Director: Dario Argento

Cast: Leigh McCloskey, Irene Miracle, Eleonora Giorgi
Review by Brian M. Sammons

America’s Blue Underground and UK’s Arrow Video have been playing a little game with horror releases. When it comes to bringing classic fright films out on Blu-ray, the two companies have been releasing a number of the same movies within a very short time span. Sometimes Arrow will bring it out first, other times it’s Blue Underground. Now it is not my intention to start comparing both Blu-rays of the same movie produced by these two titans of terror discs, but I thought I’d do that at least once, and that time is now. Besides if you want to know about this movie, a movie you should already know all about if you’re a horrorhead worthy of that illustrious title, you can check out my none-too-old review of it here: Inferno – Blu-ray Review – Arrow

First, let’s talk about the video quality of these two Blu-rays. Both the Blue Underground (BU) and Arrow Video (AV) present crisp, clear, vibrant images, and for an Argento film, that is all important. Dario is a master of light, shadow, and most importantly, color and high def Blu-rays are the only way to watch his movies, but which BD does it better?

Well this is a very close call, as like I said, both look great, but there is a slight difference between the two. The BU release looks a bit more like film while the AV disc is a bit more buffed out. Now it depends upon your personal taste, but I’d rather have the film look over the almost slightly too plastic look that old movies sometimes get when they have been digitally enhanced to the max. So for me, the newer Blu-ray Blue Underground gets the nod, but only by a little bit.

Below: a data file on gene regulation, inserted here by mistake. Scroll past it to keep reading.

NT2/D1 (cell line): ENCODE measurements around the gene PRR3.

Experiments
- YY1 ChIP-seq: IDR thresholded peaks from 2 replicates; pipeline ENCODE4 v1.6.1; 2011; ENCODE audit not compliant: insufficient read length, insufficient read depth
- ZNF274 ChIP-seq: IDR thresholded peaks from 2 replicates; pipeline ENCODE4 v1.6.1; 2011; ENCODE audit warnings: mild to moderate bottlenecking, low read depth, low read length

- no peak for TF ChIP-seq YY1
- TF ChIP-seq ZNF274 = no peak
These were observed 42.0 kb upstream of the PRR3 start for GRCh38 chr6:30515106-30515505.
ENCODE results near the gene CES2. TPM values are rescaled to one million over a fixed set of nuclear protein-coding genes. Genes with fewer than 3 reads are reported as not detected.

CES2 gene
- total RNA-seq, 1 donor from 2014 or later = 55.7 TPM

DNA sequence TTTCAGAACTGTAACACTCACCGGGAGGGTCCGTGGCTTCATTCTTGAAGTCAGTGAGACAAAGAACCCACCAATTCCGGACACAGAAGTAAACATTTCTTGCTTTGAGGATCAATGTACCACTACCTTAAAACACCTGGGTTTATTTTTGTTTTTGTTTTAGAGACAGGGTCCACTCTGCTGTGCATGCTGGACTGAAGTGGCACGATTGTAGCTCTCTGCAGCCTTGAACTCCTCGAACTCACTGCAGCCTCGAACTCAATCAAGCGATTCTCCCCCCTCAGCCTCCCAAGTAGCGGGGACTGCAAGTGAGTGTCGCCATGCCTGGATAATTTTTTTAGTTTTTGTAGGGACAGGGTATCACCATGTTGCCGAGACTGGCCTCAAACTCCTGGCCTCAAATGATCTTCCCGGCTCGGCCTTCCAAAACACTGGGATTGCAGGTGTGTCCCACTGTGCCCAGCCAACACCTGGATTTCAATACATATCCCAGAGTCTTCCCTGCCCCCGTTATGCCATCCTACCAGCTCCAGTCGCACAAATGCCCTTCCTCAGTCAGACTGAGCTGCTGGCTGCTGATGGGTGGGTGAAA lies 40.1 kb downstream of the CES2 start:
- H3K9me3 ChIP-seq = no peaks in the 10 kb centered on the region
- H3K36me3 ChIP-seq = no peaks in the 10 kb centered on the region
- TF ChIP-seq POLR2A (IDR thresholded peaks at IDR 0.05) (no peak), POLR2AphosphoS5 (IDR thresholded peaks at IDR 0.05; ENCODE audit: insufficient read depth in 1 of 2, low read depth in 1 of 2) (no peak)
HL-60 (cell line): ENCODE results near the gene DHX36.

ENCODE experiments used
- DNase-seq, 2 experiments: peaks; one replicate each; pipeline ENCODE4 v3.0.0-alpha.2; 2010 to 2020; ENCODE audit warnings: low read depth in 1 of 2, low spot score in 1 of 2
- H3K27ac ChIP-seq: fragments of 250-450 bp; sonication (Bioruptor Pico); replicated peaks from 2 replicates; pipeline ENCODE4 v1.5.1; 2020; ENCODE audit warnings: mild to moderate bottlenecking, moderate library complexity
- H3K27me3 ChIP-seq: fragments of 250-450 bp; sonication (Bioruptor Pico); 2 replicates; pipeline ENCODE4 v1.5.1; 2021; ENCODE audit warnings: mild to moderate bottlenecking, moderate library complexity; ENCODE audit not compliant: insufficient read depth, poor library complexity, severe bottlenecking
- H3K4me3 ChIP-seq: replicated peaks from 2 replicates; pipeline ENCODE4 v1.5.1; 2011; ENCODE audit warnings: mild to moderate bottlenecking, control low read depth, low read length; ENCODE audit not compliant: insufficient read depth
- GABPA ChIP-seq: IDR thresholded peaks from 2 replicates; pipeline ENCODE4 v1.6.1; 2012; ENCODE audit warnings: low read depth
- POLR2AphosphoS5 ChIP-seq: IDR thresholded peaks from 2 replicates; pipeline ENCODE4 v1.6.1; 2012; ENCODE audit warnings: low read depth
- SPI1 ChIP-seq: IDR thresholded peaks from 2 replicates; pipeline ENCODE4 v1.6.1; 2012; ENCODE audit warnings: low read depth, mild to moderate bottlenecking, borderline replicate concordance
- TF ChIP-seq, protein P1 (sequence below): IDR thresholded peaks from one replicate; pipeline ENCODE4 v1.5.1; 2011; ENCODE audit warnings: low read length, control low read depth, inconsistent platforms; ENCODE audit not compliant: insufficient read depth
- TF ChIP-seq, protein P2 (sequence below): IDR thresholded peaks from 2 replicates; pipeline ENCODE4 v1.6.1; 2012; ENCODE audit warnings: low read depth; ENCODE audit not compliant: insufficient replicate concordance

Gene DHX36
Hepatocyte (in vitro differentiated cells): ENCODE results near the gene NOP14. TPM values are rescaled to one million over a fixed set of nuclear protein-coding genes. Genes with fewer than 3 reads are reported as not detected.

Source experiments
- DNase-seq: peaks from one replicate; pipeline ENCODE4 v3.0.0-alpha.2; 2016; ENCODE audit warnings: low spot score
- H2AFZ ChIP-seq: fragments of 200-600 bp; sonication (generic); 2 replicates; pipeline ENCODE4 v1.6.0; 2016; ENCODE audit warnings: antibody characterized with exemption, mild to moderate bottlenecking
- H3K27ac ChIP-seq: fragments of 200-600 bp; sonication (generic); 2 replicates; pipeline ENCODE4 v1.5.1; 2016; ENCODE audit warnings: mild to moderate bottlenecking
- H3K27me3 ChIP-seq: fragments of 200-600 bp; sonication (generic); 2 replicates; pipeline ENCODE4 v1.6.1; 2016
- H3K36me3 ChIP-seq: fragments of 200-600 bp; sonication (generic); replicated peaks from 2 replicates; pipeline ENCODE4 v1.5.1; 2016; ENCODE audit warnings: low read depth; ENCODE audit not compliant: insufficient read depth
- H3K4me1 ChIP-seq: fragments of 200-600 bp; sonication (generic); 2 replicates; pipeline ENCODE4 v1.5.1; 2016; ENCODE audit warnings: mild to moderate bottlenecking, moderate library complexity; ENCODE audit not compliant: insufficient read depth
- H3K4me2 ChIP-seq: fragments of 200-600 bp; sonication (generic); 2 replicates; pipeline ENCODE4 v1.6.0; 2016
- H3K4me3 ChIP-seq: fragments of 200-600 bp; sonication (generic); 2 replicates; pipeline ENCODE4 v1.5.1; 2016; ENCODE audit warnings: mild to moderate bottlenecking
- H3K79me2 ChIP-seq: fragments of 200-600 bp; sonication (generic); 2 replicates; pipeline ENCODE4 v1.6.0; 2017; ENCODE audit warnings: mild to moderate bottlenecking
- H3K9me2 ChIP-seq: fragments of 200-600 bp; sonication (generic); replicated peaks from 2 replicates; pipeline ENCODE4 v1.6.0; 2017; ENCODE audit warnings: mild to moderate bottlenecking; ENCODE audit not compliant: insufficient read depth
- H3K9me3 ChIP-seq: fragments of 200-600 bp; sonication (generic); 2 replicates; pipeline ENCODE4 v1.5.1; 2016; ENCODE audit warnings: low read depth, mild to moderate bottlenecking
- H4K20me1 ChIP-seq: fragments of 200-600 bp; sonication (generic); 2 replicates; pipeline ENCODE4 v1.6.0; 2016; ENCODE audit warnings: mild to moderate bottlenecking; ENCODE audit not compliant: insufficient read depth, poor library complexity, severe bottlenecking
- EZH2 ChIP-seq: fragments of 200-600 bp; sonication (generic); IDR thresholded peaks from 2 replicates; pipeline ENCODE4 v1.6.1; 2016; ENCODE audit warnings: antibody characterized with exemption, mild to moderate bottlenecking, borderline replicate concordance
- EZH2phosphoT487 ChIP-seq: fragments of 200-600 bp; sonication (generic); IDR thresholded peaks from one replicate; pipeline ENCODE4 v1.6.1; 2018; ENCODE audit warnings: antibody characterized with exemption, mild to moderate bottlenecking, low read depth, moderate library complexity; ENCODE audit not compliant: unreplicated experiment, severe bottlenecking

On to the sound. Sure both sound good, but Blue Underground offers English 7.1 dts, English 5.1 surround, English 2.0, and Italian mono. Arrow’s Blu-ray has English 5.1 dts, English stereo, and Italian mono. So for offering more and higher end choices to the consumer, Blue Underground takes this one handily.

Now for something that really has nothing to do with how much you enjoy this movie, but they are things that I do really love; the extras on the disc. BU has three interviews. One with actor Leigh McCloskey at 15 minutes, another with actor Irene Miracle at 14 minutes, and the third is a combo interview with Argento and assistant director Lamberto Bava at 8 minutes. A trailer and a short intro from Argent are also included. Since this isn’t a review of the Arrow Video edition of this movie, I won’t recount all the extras it has. Again, if you’re interested, check out my other review. But I will say that the AV Blu-ray has many more extras that last a lot longer. So for bonus material, sadly this new one from Blue Underground is a little lacking.

Lastly, since we live in the really real world, price is important. The short answer is if you live in the UK you’ll probably want the Arrow Video release, but if you live in North America then Blue Underground will have the disc for you. The BU Blu-ray can be found on for $20.99 and other such sites for about the same price. The AV one is £16.99, which once converted to US bucks is $27.64. Then there is the pricey shipping from Europe and it’s easy to see that Blue Underground wins the price battle.

So what does this all mean? Well both Blu-rays are great, but the new one by Blue Underground is the winner. Better picture (slightly), sound, and price. The only thing about it that could have been better was the number and length of the extras. So if you have yet to get this awesome film on Blu-ray, now you really have no excuse. You can get it March 29th.

About Brian M. Sammons

Brian M. Sammons has penned stories that have appeared in the anthologies: Arkham Tales, Horrors Beyond, Monstrous, Dead but Dreaming 2, Horror for the Holidays, Deepest, Darkest Eden and others. He has edited the books; Cthulhu Unbound 3, Undead & Unbound, Eldritch Chrome, Edge of Sundown, Steampunk Cthulhu, Dark Rites of Cthulhu, Atomic Age Cthulhu, World War Cthulhu and Flesh Like Smoke. He is also the managing editor of Dark Regions Press’ Weird Fiction line. For more about this guy that neighbors describe as “such a nice, quiet man” you can check out his infrequently updated webpage here: and follow him on Twitter @BrianMSammons.

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